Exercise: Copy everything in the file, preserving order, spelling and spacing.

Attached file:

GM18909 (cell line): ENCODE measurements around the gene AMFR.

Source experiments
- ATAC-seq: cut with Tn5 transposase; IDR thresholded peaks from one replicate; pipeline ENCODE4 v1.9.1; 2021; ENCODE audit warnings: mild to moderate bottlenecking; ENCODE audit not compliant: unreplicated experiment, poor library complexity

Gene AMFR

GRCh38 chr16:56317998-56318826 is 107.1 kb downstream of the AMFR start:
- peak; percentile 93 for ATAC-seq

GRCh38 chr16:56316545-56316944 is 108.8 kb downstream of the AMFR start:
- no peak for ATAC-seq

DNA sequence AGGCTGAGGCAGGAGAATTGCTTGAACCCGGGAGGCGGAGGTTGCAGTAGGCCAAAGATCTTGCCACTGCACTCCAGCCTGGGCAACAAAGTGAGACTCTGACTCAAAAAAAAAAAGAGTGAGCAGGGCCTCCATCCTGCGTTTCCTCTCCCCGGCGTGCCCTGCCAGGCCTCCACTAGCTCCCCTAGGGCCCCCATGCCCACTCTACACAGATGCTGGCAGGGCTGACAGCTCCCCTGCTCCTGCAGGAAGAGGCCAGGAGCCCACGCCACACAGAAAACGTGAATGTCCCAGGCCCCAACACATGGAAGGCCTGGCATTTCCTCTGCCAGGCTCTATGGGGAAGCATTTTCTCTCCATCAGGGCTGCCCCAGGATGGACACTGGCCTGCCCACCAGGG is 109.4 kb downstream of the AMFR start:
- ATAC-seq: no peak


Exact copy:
GM18909 (cell line): ENCODE measurements around the gene AMFR.

Source experiments
- ATAC-seq: cut with Tn5 transposase; IDR thresholded peaks from one replicate; pipeline ENCODE4 v1.9.1; 2021; ENCODE audit warnings: mild to moderate bottlenecking; ENCODE audit not compliant: unreplicated experiment, poor library complexity

Gene AMFR

GRCh38 chr16:56317998-56318826 is 107.1 kb downstream of the AMFR start:
- peak; percentile 93 for ATAC-seq

GRCh38 chr16:56316545-56316944 is 108.8 kb downstream of the AMFR start:
- no peak for ATAC-seq

DNA sequence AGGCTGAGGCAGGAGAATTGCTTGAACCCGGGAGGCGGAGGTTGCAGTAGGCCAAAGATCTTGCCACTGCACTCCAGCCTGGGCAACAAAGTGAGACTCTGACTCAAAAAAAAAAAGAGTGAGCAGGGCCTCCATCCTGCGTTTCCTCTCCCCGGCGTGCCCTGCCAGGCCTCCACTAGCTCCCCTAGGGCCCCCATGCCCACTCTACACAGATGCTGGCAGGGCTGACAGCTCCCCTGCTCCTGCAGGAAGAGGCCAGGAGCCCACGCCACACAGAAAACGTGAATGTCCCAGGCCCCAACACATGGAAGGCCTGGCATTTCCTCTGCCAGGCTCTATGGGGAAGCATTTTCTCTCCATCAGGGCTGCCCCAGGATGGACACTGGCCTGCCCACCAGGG is 109.4 kb downstream of the AMFR start:
- ATAC-seq: no peak